Nontraded REITs, unlike those that trade on an exchange have no conventional market where investors can redeem them for cash. These non exchange traded REITs ,which were sold primarily by independent broker-dealers, were sold to investors at $10 per share with the promise of dependable and steady distributions of income, assurances that the value would be maintained or would increase, and no warnings related to the dangers of the illiquidity issue.
On December 12, 2012, William Galvin, the head securities regulator for Massachusetts charged LPL Financial, LLC of San Diego with a failure to supervise brokers who sold non-exchange traded real estate investment trusts (REITs) in violation of state limitations and company rules. Massachusetts also charged LPL with dishonest and unethical business practices. For more on that, follow this link.
Now many retirees having purchased these investments for the income they were to produce find themselves in a dilemma , since income has stopped and the investor, who needs income for daily living & healthcare expenses may be learning for the first time that the investments are not easily converted to cash.
According to the recent financial press, eight of the largest nontraded REITs have lost over $11 billion (37%) of their equity value.
The largest nontraded REIT, Inland American Real Estate Trust recently decreased its estimated value to $6.93. Behringer Harvard REIT I dropped its estimated value to $4.01 and Hines REIT announced an estimated value of $7.61. KBS REIT 1 increased its estimated value by a whopping 2 cents to $5.18.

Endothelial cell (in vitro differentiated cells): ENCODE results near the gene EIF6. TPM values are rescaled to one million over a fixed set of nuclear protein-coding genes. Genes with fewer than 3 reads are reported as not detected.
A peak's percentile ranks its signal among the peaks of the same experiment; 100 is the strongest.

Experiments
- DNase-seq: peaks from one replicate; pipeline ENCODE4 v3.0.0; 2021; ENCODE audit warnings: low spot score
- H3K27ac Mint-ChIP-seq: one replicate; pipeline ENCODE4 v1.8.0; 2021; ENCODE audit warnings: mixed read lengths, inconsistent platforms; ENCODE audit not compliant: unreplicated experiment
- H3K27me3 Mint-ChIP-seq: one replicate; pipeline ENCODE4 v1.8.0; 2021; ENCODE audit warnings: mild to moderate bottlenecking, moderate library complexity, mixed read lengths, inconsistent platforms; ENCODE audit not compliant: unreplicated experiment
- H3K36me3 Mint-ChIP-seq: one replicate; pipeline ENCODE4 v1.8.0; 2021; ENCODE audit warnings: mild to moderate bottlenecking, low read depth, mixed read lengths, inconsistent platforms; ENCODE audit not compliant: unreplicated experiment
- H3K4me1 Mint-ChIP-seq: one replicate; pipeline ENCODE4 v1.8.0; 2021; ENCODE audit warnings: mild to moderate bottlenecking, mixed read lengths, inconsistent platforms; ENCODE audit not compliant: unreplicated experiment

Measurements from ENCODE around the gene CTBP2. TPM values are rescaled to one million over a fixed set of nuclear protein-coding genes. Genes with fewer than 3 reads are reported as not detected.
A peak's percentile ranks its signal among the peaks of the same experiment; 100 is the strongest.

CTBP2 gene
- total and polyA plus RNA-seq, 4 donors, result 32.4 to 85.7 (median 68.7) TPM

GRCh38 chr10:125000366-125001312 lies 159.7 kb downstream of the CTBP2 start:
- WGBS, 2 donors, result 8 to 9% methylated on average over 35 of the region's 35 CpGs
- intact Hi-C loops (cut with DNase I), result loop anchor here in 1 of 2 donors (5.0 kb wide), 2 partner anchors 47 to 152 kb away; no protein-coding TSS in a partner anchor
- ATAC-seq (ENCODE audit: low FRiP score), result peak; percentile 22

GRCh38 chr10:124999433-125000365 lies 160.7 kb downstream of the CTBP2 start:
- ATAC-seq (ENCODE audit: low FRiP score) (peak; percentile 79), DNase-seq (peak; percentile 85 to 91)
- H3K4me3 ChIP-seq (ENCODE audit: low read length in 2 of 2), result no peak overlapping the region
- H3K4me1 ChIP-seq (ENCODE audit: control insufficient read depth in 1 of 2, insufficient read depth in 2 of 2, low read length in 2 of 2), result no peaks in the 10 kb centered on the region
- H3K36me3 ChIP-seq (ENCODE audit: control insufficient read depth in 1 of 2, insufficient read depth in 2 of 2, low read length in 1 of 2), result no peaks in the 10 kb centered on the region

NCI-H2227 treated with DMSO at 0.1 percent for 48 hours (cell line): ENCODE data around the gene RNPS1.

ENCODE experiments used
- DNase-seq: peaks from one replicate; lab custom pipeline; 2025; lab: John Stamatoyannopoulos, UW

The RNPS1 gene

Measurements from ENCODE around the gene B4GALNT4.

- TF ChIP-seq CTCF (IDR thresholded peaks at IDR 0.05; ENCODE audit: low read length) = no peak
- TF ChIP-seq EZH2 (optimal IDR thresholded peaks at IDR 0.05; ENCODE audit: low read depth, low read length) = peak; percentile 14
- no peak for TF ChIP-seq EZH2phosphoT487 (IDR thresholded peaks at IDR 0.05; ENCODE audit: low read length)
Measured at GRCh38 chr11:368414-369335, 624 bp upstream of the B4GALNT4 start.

ESTIMATED VALUE DOES NOT EQUAL FAIR MARKET VALUE
You can't buy groceries or pay your health care provider with "estimated value currency".
There is no such thing.
You will have to use U.S. Dollars.
This term estimated value stems from a regulatory requirement that companies come up with such a calculation periodically. This is so investors supposedly will have an idea of what the investment, which no longer makes distributions, is supposedly worth. The problem is that this estimated value is a far cry from fair market value ( ie; the amount of dollars you can get this week if you need to sell) for many of these nontraded REITs.
As a very recent example, this week we resolved with a brokerage firm for an elderly retiree involving a block of KBS REIT I. In preparation for the settlement conference, we spoke with a number of secondary market makers (the only market there is for these nontraded REITs) seeking a fair market value for KBS REIT I in order to evaluate any settlement opportunities. The best offer we received for a 10,000 share block was $2.50, which is less than half of the company's published estimated value of $5.18 .
REITs own real estate.
Whether the US real estate market will ever return to its former glory days remains to be seen. For retirees needing $$ now, what might happen in five years is of little consequence.
If you have losses in nontraded REITs that you were convinced to buy based upon misrepresentations, you may be able to recover all or a part of those losses through FINRA arbitration. Call us for a no charge consultation.
561 391 1900
Disclosure: I have no positions in any stocks mentioned, and no plans to initiate any positions within the next 72 hours.